Industrial processes operated at plants often present hazards to the people that work there. Plant design aims to address many of the issues that could compromise safety.
Process safety and personal safety are directly affected by the activities undertaken throughout the lifecycle of the plant, beginning with design.
A Safety Instrumented System (SIS) is utilized to resolve the delicate balancing act between efficient and safe operation of the plant. It is used when other protection methods can’t reduce the probable frequency of a hazard resulting in harm, to a tolerable level.
An SIS is engineered per IEC 61511 to perform specific control functions to failsafe or maintain safe operations of a process when unacceptable or dangerous conditions occur.
The specific control functions performed by an SIS are called Safety Instrumented Functions (SIF). SIFs provide an active protection method, i.e., they have to function automatically and on-demand to detect, decide and act based on input conditions to mitigate the consequences of an industrial hazard by moving the system into a safe state. In contrast, passive protection measures mitigate risk without active functioning or intelligence. Gas analyzers are often used as one active protection component within a SIF.
The gap between tolerable hazard frequency and probable pre-SIS hazard frequency determines the required risk reduction, which directly translates to what is known as the Target Safety Integrity Level (SIL).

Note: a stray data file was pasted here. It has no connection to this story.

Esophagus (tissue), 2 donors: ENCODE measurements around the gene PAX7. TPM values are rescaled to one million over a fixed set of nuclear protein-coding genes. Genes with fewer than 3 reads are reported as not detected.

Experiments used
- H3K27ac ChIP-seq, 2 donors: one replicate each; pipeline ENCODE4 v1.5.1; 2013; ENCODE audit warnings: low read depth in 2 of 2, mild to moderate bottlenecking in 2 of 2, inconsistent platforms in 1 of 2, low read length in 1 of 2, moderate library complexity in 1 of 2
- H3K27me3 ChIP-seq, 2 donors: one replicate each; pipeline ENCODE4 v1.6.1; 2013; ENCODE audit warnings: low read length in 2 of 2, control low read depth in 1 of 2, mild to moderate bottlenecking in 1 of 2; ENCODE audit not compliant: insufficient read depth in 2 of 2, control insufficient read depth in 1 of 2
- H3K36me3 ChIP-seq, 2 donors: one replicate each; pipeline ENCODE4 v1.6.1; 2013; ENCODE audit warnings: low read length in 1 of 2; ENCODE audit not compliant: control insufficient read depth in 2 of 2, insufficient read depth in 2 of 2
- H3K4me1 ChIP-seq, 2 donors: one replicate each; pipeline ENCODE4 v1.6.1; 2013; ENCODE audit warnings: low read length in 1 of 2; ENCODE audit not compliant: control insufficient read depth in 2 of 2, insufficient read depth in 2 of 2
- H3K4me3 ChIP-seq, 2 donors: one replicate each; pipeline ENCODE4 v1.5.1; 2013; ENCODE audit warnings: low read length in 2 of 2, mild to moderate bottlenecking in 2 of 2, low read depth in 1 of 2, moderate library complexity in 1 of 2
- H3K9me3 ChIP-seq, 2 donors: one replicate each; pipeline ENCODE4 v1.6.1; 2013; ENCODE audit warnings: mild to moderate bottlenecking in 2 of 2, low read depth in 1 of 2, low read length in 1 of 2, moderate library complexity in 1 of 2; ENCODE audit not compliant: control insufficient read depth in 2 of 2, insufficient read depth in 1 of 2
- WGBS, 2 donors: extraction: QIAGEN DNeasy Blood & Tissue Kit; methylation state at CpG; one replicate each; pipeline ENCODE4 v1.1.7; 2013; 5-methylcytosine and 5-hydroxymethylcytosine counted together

Each SIF must be designed to meet the requirements at the Target SIL level and thus demonstrate the required level of risk reduction. The SIL calculations required for this are somewhat complex and time-consuming, but essentially, the process is to gather failure rate data for the SIF components and account for factors such as test frequency, redundancy, voting arrangements, etc. The result is that for each SIF, an overall Probability of Failure on Demand (PFD) is calculated.
Software packages, such as exSILentiaTM or SIL-SolverTM, are increasingly used to make SIF design and SIL verification easier. They allow modelling of a SIF and use data from integrated device databases to run calculations to arrive at the probability of failure on demand (PFDavg) and mean time to spurious failure (MTTFS).
These tools provide cost and time savings, but could they provide increased benefits as a result of digital transformation?
Rather than using generalized failure rate values for each technology type, it may be that, in the future, they use specific data shared in an agreed standard digital format from the equipment suppliers. Specific equipment failure data would provide more accurate results.
For complex products where the market has a diverse range of quality, performance capability, and gas measurement technologies, the change in results could be significant, possibly reducing SIF cost or reducing the frequency of manual and production invasive proof test intervals.
Furthermore, if gas analyzer data (such as measurement, health, and event logs) were available and linked with the application and environmental context, the resulting real-world failure data would provide a sound basis for SIL verification, providing greater confidence in safety margins.
Additionally, of course, the data would provide new insight into the causes of failure in the field, allowing product design to become increasingly reliable, leading to safer operation.